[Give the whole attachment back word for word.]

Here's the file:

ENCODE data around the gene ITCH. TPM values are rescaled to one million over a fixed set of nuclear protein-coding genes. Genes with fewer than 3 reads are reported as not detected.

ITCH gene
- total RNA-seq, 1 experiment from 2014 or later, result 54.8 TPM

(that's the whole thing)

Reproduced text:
ENCODE data around the gene ITCH. TPM values are rescaled to one million over a fixed set of nuclear protein-coding genes. Genes with fewer than 3 reads are reported as not detected.

ITCH gene
- total RNA-seq, 1 experiment from 2014 or later, result 54.8 TPM